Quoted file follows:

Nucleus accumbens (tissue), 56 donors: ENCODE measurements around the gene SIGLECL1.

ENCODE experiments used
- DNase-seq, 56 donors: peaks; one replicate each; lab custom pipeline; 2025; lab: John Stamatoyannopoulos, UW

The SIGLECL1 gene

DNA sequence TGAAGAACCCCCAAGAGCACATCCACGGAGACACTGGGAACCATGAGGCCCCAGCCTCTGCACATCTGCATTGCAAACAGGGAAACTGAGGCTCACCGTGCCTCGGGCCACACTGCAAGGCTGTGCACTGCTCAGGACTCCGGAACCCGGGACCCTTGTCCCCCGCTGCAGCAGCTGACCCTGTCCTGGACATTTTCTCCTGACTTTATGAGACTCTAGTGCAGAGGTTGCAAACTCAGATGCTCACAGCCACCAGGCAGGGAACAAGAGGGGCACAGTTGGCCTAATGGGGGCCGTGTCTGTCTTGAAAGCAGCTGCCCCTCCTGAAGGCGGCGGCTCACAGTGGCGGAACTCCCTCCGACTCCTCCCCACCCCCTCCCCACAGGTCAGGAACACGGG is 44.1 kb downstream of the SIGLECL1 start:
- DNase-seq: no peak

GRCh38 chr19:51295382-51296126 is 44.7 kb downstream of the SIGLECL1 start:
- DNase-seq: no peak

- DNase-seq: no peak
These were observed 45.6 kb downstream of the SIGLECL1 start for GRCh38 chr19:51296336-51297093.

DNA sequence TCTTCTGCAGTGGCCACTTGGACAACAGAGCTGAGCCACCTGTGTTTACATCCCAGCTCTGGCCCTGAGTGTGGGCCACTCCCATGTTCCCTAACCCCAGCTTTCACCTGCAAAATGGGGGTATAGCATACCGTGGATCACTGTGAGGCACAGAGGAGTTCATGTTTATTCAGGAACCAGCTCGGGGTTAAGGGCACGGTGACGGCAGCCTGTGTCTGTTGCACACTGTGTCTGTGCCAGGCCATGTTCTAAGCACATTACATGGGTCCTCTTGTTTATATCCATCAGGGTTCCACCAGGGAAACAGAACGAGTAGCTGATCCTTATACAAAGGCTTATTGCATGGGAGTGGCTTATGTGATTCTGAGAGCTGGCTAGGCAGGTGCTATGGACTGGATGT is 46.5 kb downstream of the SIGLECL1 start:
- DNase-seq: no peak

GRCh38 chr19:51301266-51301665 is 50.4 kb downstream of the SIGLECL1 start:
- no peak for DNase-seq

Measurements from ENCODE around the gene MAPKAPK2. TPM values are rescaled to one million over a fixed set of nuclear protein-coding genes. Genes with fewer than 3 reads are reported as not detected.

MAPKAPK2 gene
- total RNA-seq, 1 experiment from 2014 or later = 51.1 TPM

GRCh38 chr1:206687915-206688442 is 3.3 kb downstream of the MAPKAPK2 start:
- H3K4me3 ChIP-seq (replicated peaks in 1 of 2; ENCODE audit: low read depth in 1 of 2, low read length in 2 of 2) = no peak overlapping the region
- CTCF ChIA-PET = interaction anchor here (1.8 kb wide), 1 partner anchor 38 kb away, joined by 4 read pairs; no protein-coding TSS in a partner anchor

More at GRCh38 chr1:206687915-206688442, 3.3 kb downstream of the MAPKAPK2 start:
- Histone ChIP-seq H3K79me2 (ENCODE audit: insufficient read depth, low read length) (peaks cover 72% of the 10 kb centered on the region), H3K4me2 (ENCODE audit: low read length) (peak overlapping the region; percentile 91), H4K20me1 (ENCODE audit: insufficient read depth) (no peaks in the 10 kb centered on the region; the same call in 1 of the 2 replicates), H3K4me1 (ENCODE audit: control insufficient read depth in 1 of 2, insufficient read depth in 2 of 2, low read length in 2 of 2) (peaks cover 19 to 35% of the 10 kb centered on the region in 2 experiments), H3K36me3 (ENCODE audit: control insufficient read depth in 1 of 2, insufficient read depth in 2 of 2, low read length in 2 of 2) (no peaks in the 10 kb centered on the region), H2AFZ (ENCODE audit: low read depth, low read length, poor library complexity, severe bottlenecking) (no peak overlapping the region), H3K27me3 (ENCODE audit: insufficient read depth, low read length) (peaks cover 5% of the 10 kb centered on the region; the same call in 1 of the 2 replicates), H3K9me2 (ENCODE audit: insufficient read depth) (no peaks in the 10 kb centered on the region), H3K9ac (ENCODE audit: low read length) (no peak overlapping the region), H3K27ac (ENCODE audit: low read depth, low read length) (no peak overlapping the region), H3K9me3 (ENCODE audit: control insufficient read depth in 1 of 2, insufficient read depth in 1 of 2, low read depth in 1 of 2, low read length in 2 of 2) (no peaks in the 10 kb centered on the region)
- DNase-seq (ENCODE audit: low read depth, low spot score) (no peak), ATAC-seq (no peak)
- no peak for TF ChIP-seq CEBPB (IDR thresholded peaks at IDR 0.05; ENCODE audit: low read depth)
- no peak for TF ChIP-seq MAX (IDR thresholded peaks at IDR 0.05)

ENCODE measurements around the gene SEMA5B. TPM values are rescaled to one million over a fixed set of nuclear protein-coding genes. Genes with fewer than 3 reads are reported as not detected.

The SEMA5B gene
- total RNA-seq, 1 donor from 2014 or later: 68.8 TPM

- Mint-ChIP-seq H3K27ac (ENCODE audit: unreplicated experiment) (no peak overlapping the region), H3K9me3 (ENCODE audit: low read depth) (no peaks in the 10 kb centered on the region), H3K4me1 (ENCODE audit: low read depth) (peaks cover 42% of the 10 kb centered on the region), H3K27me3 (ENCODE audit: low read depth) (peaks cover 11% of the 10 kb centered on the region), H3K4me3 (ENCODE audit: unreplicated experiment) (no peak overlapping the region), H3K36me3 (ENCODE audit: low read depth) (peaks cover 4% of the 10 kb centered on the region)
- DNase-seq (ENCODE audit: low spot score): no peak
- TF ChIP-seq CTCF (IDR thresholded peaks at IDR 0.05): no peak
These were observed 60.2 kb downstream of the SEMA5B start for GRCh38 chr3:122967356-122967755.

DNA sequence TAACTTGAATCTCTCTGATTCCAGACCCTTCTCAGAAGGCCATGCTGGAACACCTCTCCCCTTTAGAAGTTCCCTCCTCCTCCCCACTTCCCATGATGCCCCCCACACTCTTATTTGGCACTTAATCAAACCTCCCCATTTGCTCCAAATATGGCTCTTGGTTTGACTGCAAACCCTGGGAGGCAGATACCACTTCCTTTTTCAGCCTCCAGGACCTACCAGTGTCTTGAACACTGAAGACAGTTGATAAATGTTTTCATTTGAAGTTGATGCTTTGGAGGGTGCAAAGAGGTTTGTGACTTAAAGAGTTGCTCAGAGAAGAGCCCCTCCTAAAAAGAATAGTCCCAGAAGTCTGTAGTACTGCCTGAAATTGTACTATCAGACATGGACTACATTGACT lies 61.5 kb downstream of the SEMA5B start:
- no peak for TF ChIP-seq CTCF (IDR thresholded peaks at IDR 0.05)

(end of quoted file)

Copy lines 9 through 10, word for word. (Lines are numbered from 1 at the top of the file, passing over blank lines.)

- DNase-seq: no peak
These were observed 45.6 kb downstream of the SIGLECL1 start for GRCh38 chr19:51296336-51297093.